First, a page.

VATICAN CITY, JULY 8, 2003 (Zenit.org).- John Paul II is urging the renewal of negotiations for overcoming the division of the island of Cyprus.
He expressed his position Saturday when receiving the credentials of Georgios Poulides, the new ambassador of Nicosia to the Vatican.
In 1974, a Greek-sponsored attempt to seize the government was met by military intervention from Turkey, which soon controlled almost 40% of the island. In 1983, the Turkish-led area declared itself the “Turkish Republic of Northern Cyprus,” but it is recognized only by Turkey.
Almost three decades later, 40,000 Turkish soldiers continued to be deployed in the north and the U.N. peacekeeping forces patrol the disputed area which divides the island.
The population of Cyprus is divided between 600,000 Greek-Cypriots in the south and some 150,000 inhabitants of Turkish origin — some born in the island and others who have come from Turkey — in the north.
The negotiations initiated by the United Nations in January 2002 to overcome the division have failed.
“The Holy See, together with the rest of the international community, was greatly saddened that the plan for peace and reunification presented last year by the secretary-general of the United Nations — the result of months of negotiation — did not gain the necessary consensus with the parties involved and was thus not accepted,” the Pope said.
“It is to be hoped that the current climate of a growing European integration and an increasing European unity will provide renewed impetus and resolve to efforts aimed at finally overcoming this crisis,” the Pontiff added.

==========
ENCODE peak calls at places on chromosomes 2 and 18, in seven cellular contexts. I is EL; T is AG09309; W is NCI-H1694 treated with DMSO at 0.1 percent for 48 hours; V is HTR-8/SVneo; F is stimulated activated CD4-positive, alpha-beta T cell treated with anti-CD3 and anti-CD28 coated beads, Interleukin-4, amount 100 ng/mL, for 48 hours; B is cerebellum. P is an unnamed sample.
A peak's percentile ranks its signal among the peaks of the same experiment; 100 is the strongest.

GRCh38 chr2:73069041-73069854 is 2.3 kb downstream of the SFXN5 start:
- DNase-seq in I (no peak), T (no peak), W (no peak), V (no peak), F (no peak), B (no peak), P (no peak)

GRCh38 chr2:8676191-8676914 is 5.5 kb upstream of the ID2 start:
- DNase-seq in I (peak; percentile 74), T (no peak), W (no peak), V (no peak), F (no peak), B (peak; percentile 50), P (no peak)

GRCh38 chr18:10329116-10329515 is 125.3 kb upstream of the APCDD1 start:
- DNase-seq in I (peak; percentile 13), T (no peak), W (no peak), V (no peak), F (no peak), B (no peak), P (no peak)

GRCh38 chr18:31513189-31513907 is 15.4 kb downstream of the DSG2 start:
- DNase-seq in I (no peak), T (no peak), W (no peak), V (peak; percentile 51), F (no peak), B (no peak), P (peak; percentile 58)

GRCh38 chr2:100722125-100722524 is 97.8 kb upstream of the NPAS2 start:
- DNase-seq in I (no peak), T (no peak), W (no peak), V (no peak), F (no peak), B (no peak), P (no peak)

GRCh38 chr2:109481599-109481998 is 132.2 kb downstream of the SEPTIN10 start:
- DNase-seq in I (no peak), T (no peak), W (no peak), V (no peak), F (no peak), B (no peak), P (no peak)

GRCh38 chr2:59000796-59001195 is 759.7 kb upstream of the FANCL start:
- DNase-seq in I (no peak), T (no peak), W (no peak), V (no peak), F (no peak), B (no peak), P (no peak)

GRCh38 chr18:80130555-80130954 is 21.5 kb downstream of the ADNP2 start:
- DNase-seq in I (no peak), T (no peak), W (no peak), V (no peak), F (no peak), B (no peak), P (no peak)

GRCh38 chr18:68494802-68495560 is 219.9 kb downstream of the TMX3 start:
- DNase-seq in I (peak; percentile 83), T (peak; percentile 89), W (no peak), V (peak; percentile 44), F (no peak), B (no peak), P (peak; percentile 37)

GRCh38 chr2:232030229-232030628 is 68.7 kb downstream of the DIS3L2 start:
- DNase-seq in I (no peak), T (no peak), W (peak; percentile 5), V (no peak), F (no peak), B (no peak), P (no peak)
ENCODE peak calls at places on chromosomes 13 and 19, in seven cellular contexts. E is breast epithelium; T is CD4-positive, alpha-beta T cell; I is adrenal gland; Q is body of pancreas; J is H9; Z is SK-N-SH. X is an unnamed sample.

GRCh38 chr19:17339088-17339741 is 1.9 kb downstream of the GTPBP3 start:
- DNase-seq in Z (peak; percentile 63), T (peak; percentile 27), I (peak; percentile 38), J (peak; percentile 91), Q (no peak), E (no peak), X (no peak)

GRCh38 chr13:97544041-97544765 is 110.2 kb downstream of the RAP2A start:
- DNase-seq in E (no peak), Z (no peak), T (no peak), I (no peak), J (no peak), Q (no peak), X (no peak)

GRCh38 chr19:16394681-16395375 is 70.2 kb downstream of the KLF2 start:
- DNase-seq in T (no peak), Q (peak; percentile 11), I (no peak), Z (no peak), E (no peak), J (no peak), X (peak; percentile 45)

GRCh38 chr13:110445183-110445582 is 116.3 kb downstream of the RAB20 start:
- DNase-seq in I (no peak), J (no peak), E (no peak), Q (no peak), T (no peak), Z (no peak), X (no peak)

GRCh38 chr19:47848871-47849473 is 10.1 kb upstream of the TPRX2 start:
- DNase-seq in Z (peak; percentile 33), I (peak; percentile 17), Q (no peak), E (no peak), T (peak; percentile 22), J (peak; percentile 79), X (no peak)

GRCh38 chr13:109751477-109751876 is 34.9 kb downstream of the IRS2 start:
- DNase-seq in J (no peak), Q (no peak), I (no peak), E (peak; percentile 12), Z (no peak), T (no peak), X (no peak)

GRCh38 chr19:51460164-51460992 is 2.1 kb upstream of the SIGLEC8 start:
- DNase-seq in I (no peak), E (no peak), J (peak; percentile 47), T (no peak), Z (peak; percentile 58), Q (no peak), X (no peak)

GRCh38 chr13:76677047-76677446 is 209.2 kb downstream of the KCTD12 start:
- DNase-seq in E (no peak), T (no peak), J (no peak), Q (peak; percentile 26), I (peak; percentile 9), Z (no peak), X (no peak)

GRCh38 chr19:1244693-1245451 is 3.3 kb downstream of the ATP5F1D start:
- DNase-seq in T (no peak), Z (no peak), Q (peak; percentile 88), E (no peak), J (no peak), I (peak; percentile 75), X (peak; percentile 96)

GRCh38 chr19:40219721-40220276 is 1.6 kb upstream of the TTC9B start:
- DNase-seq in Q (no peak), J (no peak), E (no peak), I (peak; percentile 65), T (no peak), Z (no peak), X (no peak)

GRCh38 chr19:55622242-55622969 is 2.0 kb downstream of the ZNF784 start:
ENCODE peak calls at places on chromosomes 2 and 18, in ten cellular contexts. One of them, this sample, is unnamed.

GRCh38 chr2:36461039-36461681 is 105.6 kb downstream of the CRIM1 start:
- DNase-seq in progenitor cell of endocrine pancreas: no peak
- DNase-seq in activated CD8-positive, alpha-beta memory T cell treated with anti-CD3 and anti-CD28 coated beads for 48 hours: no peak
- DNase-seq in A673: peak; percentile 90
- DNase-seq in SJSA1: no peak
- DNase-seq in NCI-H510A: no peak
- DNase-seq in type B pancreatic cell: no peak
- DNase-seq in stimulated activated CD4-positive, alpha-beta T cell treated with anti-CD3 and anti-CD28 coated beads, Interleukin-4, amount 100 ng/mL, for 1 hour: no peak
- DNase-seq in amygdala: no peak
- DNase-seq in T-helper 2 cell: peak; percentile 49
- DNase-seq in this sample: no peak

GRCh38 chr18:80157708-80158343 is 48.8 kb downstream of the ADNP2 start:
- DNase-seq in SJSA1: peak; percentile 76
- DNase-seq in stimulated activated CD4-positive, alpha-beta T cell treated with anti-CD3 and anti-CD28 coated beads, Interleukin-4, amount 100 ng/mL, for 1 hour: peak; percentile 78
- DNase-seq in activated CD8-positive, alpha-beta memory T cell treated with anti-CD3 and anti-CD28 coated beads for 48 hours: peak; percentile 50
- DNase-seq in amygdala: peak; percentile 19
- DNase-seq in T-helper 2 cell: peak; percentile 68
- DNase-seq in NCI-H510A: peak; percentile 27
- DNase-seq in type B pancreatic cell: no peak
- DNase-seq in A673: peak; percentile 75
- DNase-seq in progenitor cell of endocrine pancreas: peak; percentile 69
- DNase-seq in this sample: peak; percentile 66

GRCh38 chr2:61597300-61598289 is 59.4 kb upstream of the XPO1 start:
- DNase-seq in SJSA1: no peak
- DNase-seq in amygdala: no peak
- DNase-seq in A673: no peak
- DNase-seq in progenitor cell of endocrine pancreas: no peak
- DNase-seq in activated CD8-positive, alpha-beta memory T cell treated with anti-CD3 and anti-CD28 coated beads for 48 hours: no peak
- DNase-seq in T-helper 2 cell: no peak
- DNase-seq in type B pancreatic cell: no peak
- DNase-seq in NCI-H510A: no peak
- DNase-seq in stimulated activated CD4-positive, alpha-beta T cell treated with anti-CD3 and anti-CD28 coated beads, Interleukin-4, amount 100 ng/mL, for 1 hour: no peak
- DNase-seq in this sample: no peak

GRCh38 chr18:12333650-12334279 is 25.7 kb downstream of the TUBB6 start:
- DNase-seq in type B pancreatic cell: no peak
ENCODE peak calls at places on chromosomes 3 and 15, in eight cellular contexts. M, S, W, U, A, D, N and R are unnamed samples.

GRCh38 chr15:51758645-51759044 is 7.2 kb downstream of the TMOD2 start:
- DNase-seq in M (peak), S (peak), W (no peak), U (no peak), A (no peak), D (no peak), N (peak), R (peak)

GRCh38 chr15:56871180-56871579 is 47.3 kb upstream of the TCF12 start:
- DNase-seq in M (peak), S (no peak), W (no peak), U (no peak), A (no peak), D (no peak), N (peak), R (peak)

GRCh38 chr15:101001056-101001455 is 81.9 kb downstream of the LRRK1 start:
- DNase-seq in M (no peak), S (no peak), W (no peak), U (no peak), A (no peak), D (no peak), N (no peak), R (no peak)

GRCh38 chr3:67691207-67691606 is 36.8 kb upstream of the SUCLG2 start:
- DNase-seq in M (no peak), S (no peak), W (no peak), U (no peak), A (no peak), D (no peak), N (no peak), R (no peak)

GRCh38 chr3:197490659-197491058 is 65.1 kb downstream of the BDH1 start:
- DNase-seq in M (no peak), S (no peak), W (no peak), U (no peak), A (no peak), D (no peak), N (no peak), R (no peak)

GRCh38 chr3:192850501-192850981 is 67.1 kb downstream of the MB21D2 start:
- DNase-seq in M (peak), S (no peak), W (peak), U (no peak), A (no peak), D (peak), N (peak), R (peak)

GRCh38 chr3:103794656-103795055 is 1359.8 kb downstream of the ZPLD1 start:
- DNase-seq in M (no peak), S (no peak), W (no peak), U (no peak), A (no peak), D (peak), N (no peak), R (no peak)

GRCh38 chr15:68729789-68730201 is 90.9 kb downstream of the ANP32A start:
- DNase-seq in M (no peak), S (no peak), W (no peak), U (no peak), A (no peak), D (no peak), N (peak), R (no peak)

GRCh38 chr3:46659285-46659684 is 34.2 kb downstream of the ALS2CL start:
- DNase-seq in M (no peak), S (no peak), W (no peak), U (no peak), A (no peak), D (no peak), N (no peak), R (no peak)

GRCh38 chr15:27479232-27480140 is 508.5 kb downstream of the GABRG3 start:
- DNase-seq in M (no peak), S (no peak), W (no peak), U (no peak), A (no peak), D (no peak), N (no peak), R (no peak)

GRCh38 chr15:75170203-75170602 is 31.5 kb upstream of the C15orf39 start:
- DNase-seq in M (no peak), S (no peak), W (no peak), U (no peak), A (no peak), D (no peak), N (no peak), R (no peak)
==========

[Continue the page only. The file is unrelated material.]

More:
“In this regard, I am pleased to hear you speak of your government’s willingness to sit down once more at the table of dialogue and negotiation, under the auspices of the United Nations, and its readiness to abide by all relevant directives adopted by the Security Council,” he said.
“Indeed, confrontation and violence will never provide lasting solutions to controversies between peoples and nations,” the Holy Father added. “Sincere negotiation is required for settling differences in a manner that serves the authentic good of all, and the path of frank and straightforward dialogue is the only way for effectively undertaking such negotiation.”
The Pope concluded: “In all of this, of course, the members of the Catholic community will always be eager to make their contribution along with their fellow Cypriots.”